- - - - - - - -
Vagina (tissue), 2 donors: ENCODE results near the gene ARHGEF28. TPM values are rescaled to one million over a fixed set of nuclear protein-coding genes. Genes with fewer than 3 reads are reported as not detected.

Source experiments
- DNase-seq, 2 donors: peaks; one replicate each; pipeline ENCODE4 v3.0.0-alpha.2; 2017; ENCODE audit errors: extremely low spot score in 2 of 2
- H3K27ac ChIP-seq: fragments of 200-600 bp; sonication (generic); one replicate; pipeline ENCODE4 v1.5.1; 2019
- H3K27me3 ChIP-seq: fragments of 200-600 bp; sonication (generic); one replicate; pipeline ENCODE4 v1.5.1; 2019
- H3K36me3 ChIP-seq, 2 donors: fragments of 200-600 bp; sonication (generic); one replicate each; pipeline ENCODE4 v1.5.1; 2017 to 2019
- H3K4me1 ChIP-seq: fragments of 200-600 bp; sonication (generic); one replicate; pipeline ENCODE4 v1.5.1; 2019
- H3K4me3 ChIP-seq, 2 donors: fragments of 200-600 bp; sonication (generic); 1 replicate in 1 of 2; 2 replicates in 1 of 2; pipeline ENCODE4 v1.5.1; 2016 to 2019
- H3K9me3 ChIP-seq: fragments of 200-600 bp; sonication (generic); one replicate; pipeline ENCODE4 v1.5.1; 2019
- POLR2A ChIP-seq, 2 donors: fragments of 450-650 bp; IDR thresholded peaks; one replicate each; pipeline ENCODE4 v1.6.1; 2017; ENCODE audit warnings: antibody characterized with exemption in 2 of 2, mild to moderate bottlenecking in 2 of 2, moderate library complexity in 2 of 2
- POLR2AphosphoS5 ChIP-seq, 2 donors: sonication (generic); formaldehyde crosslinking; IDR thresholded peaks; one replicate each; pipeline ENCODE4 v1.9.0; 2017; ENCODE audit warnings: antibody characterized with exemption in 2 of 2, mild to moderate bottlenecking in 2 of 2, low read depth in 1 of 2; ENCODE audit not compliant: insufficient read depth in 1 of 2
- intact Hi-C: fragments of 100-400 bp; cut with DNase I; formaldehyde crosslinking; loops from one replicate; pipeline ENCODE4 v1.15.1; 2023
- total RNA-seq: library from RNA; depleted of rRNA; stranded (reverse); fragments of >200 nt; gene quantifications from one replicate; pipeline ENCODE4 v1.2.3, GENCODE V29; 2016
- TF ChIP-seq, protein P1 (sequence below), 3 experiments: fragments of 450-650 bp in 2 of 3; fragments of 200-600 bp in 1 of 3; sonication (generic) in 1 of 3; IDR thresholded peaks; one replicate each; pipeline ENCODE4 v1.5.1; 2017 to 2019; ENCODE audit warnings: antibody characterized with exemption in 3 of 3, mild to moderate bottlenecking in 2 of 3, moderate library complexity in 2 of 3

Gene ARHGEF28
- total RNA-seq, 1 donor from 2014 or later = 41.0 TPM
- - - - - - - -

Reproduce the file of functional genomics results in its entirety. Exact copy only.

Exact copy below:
Vagina (tissue), 2 donors: ENCODE results near the gene ARHGEF28. TPM values are rescaled to one million over a fixed set of nuclear protein-coding genes. Genes with fewer than 3 reads are reported as not detected.

Source experiments
- DNase-seq, 2 donors: peaks; one replicate each; pipeline ENCODE4 v3.0.0-alpha.2; 2017; ENCODE audit errors: extremely low spot score in 2 of 2
- H3K27ac ChIP-seq: fragments of 200-600 bp; sonication (generic); one replicate; pipeline ENCODE4 v1.5.1; 2019
- H3K27me3 ChIP-seq: fragments of 200-600 bp; sonication (generic); one replicate; pipeline ENCODE4 v1.5.1; 2019
- H3K36me3 ChIP-seq, 2 donors: fragments of 200-600 bp; sonication (generic); one replicate each; pipeline ENCODE4 v1.5.1; 2017 to 2019
- H3K4me1 ChIP-seq: fragments of 200-600 bp; sonication (generic); one replicate; pipeline ENCODE4 v1.5.1; 2019
- H3K4me3 ChIP-seq, 2 donors: fragments of 200-600 bp; sonication (generic); 1 replicate in 1 of 2; 2 replicates in 1 of 2; pipeline ENCODE4 v1.5.1; 2016 to 2019
- H3K9me3 ChIP-seq: fragments of 200-600 bp; sonication (generic); one replicate; pipeline ENCODE4 v1.5.1; 2019
- POLR2A ChIP-seq, 2 donors: fragments of 450-650 bp; IDR thresholded peaks; one replicate each; pipeline ENCODE4 v1.6.1; 2017; ENCODE audit warnings: antibody characterized with exemption in 2 of 2, mild to moderate bottlenecking in 2 of 2, moderate library complexity in 2 of 2
- POLR2AphosphoS5 ChIP-seq, 2 donors: sonication (generic); formaldehyde crosslinking; IDR thresholded peaks; one replicate each; pipeline ENCODE4 v1.9.0; 2017; ENCODE audit warnings: antibody characterized with exemption in 2 of 2, mild to moderate bottlenecking in 2 of 2, low read depth in 1 of 2; ENCODE audit not compliant: insufficient read depth in 1 of 2
- intact Hi-C: fragments of 100-400 bp; cut with DNase I; formaldehyde crosslinking; loops from one replicate; pipeline ENCODE4 v1.15.1; 2023
- total RNA-seq: library from RNA; depleted of rRNA; stranded (reverse); fragments of >200 nt; gene quantifications from one replicate; pipeline ENCODE4 v1.2.3, GENCODE V29; 2016
- TF ChIP-seq, protein P1 (sequence below), 3 experiments: fragments of 450-650 bp in 2 of 3; fragments of 200-600 bp in 1 of 3; sonication (generic) in 1 of 3; IDR thresholded peaks; one replicate each; pipeline ENCODE4 v1.5.1; 2017 to 2019; ENCODE audit warnings: antibody characterized with exemption in 3 of 3, mild to moderate bottlenecking in 2 of 3, moderate library complexity in 2 of 3

Gene ARHGEF28
- total RNA-seq, 1 donor from 2014 or later = 41.0 TPM